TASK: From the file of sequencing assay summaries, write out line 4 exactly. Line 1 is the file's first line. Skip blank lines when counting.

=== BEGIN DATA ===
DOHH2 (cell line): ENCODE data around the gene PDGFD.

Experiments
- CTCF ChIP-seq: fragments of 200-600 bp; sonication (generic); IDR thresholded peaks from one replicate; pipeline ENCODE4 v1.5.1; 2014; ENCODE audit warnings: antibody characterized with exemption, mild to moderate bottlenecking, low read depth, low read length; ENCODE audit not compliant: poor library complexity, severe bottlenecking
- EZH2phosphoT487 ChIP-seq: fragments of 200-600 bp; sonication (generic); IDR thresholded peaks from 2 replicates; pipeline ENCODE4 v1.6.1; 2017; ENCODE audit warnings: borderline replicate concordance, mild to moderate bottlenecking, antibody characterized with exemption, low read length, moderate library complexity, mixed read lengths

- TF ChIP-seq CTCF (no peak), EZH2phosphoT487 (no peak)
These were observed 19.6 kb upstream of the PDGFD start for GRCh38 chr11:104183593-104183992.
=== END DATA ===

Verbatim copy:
- EZH2phosphoT487 ChIP-seq: fragments of 200-600 bp; sonication (generic); IDR thresholded peaks from 2 replicates; pipeline ENCODE4 v1.6.1; 2017; ENCODE audit warnings: borderline replicate concordance, mild to moderate bottlenecking, antibody characterized with exemption, low read length, moderate library complexity, mixed read lengths